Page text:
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Alright, who's ready for a page turn highlight review of Volume 2 of the #MuellerReport? (For yesterday's extensive Volume 1 review, please see the link below).

This will take a while, so check back on the thread periodically.

Volume 2 of the #MuellerReport begins as Volume 1 did, with a sentence setting the tone. A "variety of actions".
So, from a legal point of view, the Special Counsel felt obligated under its statutory authority to not indict a sitting President (really for any reason) based on a 2000 Office of Legal Counsel determination. Note that this does not preclude an indictment after leaving office.
The #MuellerReport notes that indictment and criminal proceedings are as much about clearing folks as convicting them, and without that clearance function it is not in the interest of fairness to issue a reported determination that a crime was committed w/o an indictment.
But the #MuellerReport then doubles back on that, saying that it would include a claim of obstruction if the case was clear (which it isn't). Seems to be having it's cake and eating it too, especially since "does not exonerate" performs a similar function to a claim of crime.
Based on that reading of the intro, it's easy enough to infer that the #MuellerReport thinks at least some of Trump's actions likely flew too close to the sun, and it wants to convey that absent extraordinary proof the report was always going to avoid a formal determination.
The various sections of the #MuellerReport will get into the details, but the 11 possible obstruction avenues identified are: (i) Response to Russian Support, (ii) Comey/Flynn Conduct, (iii) Response to Russia Investigation, (iv) Comey Termination, (v) Special Counsel... (cont.)
(vi) Efforts against SC investigation, (vii) prevention of evidence disclosure, (viii) effort to have AG take over SC investigation, (ix) effort to have McGahn deny SC removal order, (x) Flynn, Manafort, and [Redacted] conduct, and (xi) Cohen conduct.
Here, the #MuellerReport identifies some of the sticking points with a claim of obstruction: namely that many of the actions taken by the President were within his Constitutional powers, took place in public, and "obstructed" (if at all) no underlying crime.
But at minimum the #MuellerReport is displeased, especially after the President became a target of the investigation. "Public attacks", "non-public efforts to control", "efforts...to encourage witnesses not to cooperate." This is the strongest language in the report so far.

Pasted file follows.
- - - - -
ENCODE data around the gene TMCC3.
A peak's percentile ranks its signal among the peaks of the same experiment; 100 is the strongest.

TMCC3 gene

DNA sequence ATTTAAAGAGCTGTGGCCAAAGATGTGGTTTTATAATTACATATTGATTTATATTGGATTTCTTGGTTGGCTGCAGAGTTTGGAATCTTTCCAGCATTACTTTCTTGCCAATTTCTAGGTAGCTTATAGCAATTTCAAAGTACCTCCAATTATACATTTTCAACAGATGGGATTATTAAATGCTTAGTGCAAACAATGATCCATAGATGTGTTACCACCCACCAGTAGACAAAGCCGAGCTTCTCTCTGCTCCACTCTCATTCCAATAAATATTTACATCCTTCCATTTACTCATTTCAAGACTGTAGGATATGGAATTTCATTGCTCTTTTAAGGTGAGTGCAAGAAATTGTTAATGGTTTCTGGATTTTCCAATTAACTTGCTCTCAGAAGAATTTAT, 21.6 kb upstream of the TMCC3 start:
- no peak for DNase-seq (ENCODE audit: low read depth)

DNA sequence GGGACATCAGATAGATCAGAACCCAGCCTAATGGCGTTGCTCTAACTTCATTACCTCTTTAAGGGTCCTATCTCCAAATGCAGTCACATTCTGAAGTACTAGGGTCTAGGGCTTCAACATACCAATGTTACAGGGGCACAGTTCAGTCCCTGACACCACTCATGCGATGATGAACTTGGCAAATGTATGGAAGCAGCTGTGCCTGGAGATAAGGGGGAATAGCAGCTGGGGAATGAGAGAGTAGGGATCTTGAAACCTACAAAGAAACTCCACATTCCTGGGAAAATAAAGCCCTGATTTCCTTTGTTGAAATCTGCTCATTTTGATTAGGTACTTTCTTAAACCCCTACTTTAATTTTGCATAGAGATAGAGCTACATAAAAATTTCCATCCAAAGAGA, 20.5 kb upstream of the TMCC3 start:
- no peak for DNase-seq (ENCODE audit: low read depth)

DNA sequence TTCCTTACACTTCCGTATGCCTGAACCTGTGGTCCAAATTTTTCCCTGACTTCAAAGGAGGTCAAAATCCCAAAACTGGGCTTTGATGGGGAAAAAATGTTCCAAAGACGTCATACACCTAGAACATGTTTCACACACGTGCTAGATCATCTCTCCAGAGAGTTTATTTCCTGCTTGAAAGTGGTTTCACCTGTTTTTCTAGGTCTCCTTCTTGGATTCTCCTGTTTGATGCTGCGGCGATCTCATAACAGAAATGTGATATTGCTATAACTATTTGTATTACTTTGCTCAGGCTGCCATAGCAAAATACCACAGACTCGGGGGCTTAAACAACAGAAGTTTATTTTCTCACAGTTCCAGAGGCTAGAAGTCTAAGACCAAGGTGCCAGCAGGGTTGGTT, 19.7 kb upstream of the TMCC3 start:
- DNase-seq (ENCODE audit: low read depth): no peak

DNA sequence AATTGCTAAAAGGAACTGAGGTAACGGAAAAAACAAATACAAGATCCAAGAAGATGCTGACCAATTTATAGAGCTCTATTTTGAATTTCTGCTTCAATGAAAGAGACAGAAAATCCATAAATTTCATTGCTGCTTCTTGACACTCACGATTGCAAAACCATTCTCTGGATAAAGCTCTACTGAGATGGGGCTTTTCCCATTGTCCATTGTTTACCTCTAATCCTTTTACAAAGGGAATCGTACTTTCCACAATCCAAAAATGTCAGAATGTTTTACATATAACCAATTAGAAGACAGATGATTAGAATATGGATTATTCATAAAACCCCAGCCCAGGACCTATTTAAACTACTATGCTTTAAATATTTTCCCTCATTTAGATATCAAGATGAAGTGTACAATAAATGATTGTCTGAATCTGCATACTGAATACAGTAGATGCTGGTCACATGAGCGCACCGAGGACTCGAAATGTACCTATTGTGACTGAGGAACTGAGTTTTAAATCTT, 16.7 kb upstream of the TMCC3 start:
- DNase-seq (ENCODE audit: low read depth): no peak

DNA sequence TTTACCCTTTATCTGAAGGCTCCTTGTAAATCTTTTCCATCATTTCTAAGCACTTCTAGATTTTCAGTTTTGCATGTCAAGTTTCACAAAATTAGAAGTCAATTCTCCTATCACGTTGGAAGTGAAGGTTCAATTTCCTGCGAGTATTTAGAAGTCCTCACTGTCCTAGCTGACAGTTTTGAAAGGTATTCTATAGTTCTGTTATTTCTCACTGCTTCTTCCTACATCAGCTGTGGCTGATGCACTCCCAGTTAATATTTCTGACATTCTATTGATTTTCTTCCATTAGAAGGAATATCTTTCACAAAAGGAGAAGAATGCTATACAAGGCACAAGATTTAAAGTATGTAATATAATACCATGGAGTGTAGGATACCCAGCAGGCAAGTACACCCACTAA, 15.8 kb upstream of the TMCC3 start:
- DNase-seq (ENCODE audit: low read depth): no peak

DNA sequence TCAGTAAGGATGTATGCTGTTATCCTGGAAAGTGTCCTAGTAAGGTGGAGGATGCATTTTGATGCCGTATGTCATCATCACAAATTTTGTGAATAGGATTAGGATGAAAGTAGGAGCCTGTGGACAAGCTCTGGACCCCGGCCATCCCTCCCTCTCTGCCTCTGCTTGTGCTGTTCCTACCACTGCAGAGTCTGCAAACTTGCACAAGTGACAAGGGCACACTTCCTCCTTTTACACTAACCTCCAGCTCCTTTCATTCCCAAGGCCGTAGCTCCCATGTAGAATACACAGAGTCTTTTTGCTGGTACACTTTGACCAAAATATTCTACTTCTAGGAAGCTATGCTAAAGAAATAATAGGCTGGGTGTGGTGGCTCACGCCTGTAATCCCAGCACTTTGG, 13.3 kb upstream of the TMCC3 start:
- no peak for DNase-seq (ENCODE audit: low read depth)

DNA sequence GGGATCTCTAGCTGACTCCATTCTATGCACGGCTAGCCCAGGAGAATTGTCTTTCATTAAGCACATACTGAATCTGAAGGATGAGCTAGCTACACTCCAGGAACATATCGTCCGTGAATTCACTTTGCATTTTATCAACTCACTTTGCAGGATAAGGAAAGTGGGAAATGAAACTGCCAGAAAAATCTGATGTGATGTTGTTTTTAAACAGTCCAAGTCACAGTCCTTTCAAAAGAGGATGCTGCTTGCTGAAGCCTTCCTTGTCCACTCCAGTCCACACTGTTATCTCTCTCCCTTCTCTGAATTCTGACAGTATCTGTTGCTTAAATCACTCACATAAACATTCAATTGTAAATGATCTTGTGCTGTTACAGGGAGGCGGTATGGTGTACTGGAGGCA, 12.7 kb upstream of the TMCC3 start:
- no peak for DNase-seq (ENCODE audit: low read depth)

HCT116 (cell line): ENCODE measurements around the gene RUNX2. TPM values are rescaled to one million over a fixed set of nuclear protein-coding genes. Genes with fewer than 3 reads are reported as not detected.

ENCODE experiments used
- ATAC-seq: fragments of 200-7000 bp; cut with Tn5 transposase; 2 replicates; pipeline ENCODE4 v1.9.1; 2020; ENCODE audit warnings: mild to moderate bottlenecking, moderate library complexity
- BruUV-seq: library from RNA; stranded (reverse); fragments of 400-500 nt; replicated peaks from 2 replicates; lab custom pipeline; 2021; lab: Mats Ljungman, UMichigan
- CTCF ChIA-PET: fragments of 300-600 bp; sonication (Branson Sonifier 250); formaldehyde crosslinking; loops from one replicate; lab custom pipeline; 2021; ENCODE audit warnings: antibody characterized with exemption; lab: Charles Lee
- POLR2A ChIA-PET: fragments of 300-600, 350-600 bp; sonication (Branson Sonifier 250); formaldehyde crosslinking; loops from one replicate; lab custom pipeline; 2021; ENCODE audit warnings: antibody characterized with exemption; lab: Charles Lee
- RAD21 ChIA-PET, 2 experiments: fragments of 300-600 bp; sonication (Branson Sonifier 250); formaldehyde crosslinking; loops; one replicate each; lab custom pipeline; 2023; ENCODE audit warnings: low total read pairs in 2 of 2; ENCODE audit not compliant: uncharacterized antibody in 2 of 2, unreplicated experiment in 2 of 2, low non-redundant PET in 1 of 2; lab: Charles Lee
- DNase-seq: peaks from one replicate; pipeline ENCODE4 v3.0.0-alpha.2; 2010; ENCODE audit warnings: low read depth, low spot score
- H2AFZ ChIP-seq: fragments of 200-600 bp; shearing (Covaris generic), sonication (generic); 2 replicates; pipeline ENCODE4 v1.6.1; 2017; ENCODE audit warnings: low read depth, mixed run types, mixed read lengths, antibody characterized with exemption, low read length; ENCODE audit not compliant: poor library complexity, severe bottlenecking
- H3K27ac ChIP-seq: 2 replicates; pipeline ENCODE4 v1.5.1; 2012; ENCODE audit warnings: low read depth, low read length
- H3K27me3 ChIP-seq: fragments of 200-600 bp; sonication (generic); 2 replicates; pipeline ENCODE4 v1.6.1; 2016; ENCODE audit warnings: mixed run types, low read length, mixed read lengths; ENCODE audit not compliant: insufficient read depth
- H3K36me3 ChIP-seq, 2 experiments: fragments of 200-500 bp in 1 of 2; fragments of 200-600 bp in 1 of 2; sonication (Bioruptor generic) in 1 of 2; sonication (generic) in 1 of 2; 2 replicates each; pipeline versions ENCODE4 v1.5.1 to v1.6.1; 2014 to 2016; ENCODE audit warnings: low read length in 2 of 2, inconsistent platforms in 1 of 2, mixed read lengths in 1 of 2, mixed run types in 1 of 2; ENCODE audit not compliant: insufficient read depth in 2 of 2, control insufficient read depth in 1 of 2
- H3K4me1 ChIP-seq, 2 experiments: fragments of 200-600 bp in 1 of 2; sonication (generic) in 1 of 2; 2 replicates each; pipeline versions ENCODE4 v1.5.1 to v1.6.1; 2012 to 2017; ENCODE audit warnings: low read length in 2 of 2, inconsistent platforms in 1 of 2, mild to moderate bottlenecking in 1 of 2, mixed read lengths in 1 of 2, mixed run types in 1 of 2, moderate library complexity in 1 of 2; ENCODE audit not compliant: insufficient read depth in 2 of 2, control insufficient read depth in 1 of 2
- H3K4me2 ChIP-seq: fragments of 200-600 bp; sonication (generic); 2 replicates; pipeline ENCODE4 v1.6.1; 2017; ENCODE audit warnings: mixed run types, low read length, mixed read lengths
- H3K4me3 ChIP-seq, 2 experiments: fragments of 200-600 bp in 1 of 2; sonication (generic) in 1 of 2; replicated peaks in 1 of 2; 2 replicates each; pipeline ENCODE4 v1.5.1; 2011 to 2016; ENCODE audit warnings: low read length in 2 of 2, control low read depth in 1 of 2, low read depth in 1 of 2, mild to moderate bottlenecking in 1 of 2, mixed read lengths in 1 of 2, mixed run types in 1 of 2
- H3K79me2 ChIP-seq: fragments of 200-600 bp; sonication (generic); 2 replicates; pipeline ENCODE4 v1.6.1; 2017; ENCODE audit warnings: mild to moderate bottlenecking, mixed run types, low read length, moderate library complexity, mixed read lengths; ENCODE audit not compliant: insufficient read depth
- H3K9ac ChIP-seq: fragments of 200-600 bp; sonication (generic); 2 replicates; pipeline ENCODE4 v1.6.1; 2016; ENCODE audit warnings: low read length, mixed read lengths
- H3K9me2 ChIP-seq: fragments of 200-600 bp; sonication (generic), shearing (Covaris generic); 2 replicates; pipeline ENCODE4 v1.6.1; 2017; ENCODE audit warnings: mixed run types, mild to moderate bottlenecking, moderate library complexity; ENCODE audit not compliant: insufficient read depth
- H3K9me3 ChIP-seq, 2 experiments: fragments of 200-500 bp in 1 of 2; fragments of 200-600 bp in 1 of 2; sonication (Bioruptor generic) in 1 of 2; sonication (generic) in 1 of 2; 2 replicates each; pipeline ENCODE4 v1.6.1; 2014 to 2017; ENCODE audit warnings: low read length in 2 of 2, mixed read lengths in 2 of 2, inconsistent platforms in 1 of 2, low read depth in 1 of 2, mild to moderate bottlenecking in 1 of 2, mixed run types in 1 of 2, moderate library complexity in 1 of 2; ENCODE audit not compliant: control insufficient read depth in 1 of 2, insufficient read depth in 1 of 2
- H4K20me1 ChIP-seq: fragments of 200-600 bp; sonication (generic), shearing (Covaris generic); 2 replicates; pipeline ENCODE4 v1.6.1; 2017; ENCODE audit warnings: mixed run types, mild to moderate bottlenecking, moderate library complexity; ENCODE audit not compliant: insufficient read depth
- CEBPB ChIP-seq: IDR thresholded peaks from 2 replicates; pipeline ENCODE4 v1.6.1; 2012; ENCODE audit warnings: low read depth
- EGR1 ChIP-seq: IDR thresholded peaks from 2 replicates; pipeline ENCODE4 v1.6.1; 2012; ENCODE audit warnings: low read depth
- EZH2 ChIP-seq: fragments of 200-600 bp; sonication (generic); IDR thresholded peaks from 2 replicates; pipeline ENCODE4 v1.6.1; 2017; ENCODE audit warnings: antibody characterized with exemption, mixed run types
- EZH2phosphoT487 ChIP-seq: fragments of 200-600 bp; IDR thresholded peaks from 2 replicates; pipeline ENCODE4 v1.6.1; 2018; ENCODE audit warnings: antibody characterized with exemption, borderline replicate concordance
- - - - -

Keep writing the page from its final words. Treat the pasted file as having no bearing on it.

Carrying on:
Here's where things get sticky for the #MuellerReport. I'll be interested to read the more fulsome section on the case law here, as the "corruption" standards which would allow an obstruction claim for an exercisable Constitutional power seem here written from whole cloth.
In particular, this reads much more as persuasive speech making then neutral determination of the law. Reasonable minds can differ as to whether corruption inquiries (especially where no corruption is found or likely to be found) could chill another branch's exercise of power.
The #MuellerReport turns to defining obstruction. (Honestly, this probably should have been a part of the executive summary; many will only get that far.)

You need all three of (i) an obstructive act, (ii) a nexus between the act and a proceeding, and (iii) a corrupt intent.
The obstructive act itself does not need to be obvious or even direct.
Here, we get into a problematic area (which applies well outside of Trump). Obstruction can occur even for lawful acts taken with proper authority (but with a corrupt motive). This starts to verge pretty closely on "thought crime".
The nexus requirement is less controversial. You need a proceeding like an investigation, an act likely to obstruct it, and an actor who knows or has reason to know about the proceeding. Notably, an actor can obstruct through a third party (that's going to come up.)
Corruption (an intention requirement of an obstruction charge) is interpreted simply as acting for improper advantage inconsistent with duty.
As a bonus, the #MuellerReport also details the separate crime of "Witness Tampering". Notably, the requirements here require intent or corrupt motive. The statute is not designed to criminalize accidental or non-corrupt witness effects.
Finally, at the end of the mini law school class on these crimes, the #MuellerReport establishes what attempt and endeavor mean in the context of obstruction (generally, any effort to impede the administration of the proceeding).
The basis for Mueller beginning the President's obstruction of justice investigation. Most relate to treatment of Comey/Flynn and the Trump Tower meeting (for Clinton "dirt").
The #MuellerReport is not thrilled that the President did not agree to provide answers to obstruction questions (nor on the answers he did give).

(Also that Grand Jury redaction in the middle of that paragraph is ominous. Wonder what that is?)
The first section included here (on Trump's denial of Russian support) is an odd one. The footnote says it is included for context, but seems designed by its nature to put Trump in a bad light irrespective of the fact that the #MuellerReport itself found no coordination.